In Gould v. Monarch Recovery Mgmt., No. 18-C-1282 (E.D. Wis. Nov. 10, 2020), the Plaintiff’s counsel sought $57,073.37 in attorneys’ fees after accepting an offer of judgment as to claims under the Fair Debt Collections Practices Act (“FDCPA”). Finding that counsel had achieved only limited success, the Court reduced the fees requested by fifty percent. Nonetheless, the Court still awarded the plaintiff’s counsel over $20,000 on a $1,001 claim.
The claim at issue concerned a September 11, 2017 collection letter sent by Monarch Recovery Management (“Monarch”) indicating that Gould owed a debt that totaled $932.30 as of the date of the letter. Gould did not dispute that she owed the debt. Rather, she alleged that the letter was deceptive in violation of § 1692e of the FDCPA because, by stating her balance “as of” the date of the letter, Monarch falsely suggested that the amount of the debt was subject to change and that it could increase due to interest or late charges. Although the claim was initially asserted as a class action, Gould’s counsel subsequently withdrew her motion for class certification. After Gould filed a motion for summary judgment as to liability, Monarch made an offer of judgment for $1,001 and reasonable attorneys’ fees, which Gould accepted.
Following the settlement, Gould’s counsel filed a motion for attorneys’ fees. In ruling on the motion, the Court did not dispute the hourly rates charged. But it found that the number of hours spent on certain tasks, including preparing a reply to Monarch’s opposition to its motion for fees, was excessive. It, therefore, reduced the fee potential fee available based on the reduced hours to $43,601.11. The Court then reduced this amount by fifty percent to $21,800.56 based on the “limited success and relatively straightforward nature of the case.” Although the Court found that Gould’s counsel had zealously represented their client, it stated that the outcome of the case – payment of just $1 more than the potential statutory damages – was “not a sign of great success.” And it noted that, had Monarch chosen to defend rather than settle, it likely would have prevailed.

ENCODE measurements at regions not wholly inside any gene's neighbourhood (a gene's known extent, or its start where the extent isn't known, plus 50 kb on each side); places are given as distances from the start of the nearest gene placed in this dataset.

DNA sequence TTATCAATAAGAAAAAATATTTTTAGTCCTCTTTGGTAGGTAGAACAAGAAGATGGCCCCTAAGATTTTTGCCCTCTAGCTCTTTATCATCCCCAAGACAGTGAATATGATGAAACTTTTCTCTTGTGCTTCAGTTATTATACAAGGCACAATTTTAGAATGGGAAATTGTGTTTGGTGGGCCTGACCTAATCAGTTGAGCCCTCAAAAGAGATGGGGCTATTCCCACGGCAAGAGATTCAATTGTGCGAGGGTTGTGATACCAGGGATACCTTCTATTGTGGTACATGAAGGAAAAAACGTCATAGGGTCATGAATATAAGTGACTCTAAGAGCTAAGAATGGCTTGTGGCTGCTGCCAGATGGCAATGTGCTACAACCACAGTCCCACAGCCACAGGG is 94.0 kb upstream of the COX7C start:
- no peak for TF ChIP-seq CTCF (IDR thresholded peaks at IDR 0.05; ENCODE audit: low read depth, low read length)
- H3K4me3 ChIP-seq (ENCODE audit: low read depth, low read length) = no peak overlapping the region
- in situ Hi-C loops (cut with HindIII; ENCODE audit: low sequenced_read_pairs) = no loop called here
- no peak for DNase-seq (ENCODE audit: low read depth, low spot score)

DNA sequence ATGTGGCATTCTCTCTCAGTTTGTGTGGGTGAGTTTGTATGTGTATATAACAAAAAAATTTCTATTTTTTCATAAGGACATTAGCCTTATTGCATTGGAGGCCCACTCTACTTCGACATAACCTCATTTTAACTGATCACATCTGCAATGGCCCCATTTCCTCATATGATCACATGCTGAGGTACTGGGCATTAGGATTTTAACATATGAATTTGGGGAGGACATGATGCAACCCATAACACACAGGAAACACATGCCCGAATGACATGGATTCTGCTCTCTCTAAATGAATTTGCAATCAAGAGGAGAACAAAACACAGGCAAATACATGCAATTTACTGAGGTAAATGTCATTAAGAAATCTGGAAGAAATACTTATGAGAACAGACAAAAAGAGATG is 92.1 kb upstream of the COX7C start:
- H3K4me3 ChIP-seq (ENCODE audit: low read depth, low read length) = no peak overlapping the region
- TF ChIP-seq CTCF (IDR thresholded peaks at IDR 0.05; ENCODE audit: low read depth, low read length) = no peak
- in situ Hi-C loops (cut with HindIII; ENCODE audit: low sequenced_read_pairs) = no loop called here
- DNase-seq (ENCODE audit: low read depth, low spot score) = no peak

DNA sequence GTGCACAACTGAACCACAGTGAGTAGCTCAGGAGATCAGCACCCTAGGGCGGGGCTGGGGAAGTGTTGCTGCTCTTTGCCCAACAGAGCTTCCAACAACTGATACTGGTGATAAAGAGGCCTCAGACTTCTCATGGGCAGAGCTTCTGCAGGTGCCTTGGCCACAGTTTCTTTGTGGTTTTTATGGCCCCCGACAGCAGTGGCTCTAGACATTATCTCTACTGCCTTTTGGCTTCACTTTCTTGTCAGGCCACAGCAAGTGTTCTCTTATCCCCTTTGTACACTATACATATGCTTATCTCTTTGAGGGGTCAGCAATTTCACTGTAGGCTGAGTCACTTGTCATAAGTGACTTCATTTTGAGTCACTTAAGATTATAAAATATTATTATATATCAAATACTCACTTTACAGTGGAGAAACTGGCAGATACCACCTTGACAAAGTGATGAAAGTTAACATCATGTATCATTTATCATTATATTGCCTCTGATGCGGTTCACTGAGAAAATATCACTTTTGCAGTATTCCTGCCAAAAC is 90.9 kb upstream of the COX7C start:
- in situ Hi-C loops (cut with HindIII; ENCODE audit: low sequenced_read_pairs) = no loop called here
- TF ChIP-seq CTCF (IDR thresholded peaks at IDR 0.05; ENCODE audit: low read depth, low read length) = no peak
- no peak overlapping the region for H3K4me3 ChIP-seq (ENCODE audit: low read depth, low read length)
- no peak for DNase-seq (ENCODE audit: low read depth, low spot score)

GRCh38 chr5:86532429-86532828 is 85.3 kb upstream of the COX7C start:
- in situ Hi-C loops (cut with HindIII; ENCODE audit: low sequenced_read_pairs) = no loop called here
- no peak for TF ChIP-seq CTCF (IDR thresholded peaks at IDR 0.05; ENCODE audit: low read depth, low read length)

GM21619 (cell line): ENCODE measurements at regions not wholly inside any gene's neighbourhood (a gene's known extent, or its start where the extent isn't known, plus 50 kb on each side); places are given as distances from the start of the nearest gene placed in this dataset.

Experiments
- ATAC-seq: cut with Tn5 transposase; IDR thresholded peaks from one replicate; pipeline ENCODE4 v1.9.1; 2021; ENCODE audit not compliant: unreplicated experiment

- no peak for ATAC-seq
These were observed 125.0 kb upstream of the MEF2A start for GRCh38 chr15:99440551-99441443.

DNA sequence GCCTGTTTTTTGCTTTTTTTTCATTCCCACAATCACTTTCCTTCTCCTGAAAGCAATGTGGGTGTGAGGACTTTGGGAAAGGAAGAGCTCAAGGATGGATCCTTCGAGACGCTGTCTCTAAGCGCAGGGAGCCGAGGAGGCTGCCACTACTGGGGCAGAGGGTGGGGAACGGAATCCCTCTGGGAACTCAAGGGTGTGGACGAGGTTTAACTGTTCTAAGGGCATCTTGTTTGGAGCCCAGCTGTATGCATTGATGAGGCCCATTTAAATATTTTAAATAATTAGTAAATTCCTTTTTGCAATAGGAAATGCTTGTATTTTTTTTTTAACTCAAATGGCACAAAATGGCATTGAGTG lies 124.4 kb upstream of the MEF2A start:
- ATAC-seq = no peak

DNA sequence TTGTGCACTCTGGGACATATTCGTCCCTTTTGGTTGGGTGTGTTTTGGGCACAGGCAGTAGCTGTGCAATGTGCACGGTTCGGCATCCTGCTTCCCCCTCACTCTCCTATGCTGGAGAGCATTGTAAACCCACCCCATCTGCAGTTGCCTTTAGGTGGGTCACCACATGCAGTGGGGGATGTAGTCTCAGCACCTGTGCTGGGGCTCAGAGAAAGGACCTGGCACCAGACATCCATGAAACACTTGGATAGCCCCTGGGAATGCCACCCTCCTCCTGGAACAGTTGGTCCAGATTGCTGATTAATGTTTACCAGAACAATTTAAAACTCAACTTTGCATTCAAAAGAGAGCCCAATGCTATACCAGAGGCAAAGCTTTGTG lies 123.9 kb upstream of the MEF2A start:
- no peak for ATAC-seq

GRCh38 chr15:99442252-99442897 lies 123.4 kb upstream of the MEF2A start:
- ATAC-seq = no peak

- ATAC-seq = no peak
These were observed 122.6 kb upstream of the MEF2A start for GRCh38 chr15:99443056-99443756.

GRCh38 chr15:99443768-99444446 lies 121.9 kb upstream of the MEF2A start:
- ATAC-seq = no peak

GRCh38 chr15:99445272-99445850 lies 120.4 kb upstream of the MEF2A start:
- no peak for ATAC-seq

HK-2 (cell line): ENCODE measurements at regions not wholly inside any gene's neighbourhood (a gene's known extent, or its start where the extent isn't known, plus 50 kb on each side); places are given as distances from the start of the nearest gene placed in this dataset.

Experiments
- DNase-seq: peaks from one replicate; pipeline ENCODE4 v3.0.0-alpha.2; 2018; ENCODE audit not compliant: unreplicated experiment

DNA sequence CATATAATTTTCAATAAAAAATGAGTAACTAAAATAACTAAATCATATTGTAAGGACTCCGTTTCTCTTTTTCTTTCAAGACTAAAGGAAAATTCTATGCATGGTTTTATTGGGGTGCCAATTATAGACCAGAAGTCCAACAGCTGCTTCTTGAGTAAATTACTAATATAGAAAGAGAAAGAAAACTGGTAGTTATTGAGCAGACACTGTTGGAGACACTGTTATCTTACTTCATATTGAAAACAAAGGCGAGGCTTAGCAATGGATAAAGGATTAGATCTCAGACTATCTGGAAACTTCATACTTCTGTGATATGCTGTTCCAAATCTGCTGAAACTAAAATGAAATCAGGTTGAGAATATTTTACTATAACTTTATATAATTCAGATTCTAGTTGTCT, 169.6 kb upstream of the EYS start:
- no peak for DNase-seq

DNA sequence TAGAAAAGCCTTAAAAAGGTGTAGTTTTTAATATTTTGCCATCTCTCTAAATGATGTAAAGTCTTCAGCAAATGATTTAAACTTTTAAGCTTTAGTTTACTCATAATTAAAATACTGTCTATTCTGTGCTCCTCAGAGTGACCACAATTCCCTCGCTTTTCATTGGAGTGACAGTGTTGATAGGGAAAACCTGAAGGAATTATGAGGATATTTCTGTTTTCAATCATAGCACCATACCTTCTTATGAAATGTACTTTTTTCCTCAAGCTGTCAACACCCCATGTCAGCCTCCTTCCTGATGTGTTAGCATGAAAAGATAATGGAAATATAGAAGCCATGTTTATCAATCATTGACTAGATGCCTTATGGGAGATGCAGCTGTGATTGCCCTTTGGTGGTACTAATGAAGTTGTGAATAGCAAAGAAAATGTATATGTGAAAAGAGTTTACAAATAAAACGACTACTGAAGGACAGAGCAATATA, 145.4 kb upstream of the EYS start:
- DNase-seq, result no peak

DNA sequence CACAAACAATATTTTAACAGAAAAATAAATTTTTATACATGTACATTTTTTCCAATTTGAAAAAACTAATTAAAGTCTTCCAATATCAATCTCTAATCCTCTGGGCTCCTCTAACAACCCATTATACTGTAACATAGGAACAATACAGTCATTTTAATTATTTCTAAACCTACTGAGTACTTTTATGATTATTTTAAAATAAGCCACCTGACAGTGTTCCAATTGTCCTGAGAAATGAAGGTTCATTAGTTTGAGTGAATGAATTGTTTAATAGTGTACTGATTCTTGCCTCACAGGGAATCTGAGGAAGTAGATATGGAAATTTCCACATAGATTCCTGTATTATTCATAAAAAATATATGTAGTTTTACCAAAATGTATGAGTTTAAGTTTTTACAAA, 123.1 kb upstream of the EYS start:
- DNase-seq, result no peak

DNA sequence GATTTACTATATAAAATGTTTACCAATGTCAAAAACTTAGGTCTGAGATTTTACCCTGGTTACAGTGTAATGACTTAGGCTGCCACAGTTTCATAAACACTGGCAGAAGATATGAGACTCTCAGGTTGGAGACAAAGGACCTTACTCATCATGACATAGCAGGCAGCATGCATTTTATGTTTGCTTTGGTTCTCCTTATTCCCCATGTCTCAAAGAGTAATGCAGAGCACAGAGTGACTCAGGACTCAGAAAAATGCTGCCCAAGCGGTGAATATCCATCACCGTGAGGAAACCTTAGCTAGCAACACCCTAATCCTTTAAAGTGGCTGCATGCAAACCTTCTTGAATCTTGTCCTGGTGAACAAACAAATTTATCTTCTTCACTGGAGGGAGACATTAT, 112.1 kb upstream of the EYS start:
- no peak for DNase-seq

This case serves as a reminder that, even if the claims may be reduced by the Court, relatively minor FDCPA claims can result in substantial attorneys’ fee awards. It also demonstrates, however, that courts may be skeptical of significant fee requests in straightforward consumer-protection cases.